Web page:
Denaturing PAGE Silver Stain

The ligation products of linkers A–B, C–D, E–F, and G–H were 50, 50, 109, and 49 bp long, respectively. These ligation products were extracted with phenol/chloroform before PAGE. Briefly, 50–100 µl of ligation products were extracted once with an equal volume of fresh phenol/chloroform (1∶1), precipitated with ethanol as described above. DNA pellets were washed once with 300 µl of 75% ethanol, dried at room temperature for about 2 hrs, and resuspended in 4 µl, 4 µl, 10 µl, or 8 µl of 1 x TE for the ligation products of linkers A–B, C–D, E–F, or the phosphorylated linkers G–H, respectively. 4 µl of the resuspended ligation products of linkers A–B or C–D were mixed with 2 µl of formamide loading buffer containing 98% (v/v) formamide, 2% (v/v) 0.5 M EDTA, pH 8.0, and 0.1% (w/v) bromophenol blue, denatured at 95°C for 1 min, cooled quickly on ice. 2 µl of the resuspended ligation products of linkers E–F were mixed with 1 µl of 1 x TE and 1 µl of loading buffer containing 40% sucrose and 0.25% (w/v) bromophenol blue. 1 µl of the resuspended ligation products of linkers G–H phosphorylated by T4 PNK was mixed with 2 µl of the resuspended negative control of linkers A–B and 2 µl of formamide loading buffer, denatured at 95°C for 1 min and cooled quickly on ice. These ligation products were then loaded on 12% denaturing PAGE gel (10×10×0.03 cm, A:B  = 19∶1, 7 M urea and 0.5 x TBE) or 15% denaturing PAGE gel (10×10×0.03 cm, A:B  = 29∶1, 7 M urea and 0.5 x TBE). Oligo 15 (5′-GGC AGG TTG GTA TCA AGG TTA CAA GAC AGG TTT AAG GAG ACC AAT AGA AA-3′) was synthesized by Shanghai Sangon and used as a 50-nt DNA marker. Electrophoreses were run in 0.5 x TBE, 25°C, 200 V for 1.7 hrs, or 100 V for 3.5–4.3 hrs. Next, the gels were silver-stained [13]. Briefly, the gels were fixed with 50 ml of 50% methanol containing 10% acetic acid for about 2 hrs, and then washed 4 times (2 min each for the first 2 times, and 5 min each for the last 2 times) with deionized water (200 ml each), stained with 30 ml of 0.1% AgNO3 containing 45 µl of 37% formaldehyde for 30 min, developed with 30 ml of 3% NaCO3 containing 45 µl of 37% formaldehyde and 30 µl of 2 mg/ml Na2S2O3 until DNA bands appeared clearly, and then stopped the silver stain with 25 ml of 10% acetic acid.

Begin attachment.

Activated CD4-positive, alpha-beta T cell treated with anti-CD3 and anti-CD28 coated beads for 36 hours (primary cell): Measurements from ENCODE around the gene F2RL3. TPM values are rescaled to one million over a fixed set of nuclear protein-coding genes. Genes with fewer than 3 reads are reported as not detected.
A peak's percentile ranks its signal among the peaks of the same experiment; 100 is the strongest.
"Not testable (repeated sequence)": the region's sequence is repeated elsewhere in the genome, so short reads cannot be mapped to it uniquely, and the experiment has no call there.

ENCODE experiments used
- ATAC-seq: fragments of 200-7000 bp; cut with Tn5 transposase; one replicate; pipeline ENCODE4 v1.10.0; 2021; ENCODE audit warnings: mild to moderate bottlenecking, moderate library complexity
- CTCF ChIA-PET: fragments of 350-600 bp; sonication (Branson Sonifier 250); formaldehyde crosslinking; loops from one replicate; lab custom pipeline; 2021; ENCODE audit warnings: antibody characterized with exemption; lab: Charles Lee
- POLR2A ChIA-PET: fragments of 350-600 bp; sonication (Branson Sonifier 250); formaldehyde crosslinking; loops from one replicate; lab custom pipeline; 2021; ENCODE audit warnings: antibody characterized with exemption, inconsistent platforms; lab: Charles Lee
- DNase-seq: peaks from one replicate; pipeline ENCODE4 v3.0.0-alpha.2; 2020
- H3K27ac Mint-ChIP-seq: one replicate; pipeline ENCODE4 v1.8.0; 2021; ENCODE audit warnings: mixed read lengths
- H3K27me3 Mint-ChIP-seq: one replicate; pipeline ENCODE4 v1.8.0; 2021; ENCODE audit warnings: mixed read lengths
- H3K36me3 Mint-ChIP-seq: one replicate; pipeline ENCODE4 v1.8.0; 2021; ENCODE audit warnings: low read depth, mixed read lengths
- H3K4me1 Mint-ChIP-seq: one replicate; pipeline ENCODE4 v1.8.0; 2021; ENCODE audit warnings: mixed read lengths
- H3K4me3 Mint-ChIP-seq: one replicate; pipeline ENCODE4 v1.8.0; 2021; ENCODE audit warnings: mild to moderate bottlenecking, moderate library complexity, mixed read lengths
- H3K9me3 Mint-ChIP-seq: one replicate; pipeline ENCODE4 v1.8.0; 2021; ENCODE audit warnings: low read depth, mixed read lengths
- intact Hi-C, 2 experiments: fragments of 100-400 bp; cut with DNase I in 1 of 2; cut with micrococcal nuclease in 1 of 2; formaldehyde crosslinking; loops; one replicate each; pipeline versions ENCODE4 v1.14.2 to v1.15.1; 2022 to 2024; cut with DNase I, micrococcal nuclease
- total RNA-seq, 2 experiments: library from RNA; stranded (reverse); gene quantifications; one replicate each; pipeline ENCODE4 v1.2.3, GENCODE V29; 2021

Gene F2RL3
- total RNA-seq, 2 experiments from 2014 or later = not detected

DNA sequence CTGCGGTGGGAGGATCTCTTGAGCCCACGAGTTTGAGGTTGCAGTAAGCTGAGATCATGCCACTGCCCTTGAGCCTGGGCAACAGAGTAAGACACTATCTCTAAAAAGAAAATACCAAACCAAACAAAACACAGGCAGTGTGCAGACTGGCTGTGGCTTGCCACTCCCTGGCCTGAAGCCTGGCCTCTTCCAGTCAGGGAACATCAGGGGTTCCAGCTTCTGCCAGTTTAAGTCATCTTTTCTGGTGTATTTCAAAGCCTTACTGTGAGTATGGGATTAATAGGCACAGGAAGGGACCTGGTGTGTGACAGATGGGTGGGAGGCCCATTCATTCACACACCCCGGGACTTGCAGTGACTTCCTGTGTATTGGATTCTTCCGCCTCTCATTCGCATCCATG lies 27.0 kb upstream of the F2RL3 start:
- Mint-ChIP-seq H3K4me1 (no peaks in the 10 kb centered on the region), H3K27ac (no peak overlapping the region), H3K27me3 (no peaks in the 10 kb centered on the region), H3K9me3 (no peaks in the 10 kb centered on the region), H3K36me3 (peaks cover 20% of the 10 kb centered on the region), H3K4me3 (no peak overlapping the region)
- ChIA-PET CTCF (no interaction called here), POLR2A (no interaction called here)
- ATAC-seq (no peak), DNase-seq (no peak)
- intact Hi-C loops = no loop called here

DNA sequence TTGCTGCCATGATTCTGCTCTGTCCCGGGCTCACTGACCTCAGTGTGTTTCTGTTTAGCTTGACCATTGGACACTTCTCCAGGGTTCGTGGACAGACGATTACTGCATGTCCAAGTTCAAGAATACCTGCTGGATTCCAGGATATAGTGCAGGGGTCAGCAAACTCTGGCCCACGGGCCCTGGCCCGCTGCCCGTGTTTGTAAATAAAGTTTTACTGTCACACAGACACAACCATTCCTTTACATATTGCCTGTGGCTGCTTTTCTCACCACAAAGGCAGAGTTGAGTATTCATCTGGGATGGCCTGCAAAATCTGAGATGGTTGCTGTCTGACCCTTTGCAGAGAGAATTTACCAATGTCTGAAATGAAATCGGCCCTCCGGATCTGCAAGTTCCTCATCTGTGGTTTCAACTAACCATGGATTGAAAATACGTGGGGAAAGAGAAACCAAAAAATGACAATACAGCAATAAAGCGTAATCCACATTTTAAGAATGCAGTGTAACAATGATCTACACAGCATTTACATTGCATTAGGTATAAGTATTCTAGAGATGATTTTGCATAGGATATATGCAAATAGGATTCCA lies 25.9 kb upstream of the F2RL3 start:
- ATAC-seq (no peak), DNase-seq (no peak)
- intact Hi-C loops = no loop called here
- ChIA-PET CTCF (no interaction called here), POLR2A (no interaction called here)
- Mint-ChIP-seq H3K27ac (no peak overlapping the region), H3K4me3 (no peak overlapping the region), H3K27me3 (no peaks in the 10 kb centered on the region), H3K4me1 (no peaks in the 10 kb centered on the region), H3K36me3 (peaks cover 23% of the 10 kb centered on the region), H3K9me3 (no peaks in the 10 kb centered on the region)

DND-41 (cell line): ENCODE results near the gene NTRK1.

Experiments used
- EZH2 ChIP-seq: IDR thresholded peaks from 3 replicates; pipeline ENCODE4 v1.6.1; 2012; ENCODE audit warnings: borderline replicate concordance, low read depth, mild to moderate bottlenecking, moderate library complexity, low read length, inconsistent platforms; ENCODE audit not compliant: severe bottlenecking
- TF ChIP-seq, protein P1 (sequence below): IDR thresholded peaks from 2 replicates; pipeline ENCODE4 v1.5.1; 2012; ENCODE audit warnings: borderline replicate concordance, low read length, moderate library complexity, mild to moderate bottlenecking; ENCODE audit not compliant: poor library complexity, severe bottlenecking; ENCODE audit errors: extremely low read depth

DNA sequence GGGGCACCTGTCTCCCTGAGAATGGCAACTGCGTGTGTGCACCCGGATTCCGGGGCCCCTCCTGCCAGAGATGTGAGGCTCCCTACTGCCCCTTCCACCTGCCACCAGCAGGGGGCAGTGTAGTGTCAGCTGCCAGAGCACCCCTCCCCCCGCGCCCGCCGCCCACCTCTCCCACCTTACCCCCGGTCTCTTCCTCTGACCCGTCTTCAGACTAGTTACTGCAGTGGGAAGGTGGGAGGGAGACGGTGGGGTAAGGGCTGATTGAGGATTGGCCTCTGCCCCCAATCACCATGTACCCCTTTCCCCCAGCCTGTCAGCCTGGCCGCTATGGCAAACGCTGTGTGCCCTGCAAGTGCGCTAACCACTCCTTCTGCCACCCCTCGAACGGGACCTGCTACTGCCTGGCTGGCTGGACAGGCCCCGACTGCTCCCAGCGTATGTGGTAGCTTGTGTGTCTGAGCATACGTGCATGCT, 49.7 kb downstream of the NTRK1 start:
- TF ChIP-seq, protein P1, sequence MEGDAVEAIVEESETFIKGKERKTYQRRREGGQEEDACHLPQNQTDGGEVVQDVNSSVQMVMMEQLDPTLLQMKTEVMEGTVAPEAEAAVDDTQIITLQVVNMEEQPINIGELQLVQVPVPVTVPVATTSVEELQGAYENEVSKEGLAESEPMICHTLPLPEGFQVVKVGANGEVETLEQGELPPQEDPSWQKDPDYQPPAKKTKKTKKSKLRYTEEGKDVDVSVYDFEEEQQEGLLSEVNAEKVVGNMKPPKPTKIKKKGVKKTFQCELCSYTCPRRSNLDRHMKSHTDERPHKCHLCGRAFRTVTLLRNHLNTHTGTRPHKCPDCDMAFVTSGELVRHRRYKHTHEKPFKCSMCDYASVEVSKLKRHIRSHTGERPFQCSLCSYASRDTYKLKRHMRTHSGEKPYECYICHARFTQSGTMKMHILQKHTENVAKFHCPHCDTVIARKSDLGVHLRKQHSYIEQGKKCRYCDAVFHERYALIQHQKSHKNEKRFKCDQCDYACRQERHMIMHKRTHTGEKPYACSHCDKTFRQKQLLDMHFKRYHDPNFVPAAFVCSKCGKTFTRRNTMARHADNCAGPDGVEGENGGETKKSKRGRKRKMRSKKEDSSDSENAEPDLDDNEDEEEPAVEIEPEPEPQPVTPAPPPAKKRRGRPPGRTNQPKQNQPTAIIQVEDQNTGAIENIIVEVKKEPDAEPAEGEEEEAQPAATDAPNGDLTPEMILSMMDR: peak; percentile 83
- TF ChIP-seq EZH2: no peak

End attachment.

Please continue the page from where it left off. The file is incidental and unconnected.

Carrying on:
PCR and DNA Sequencing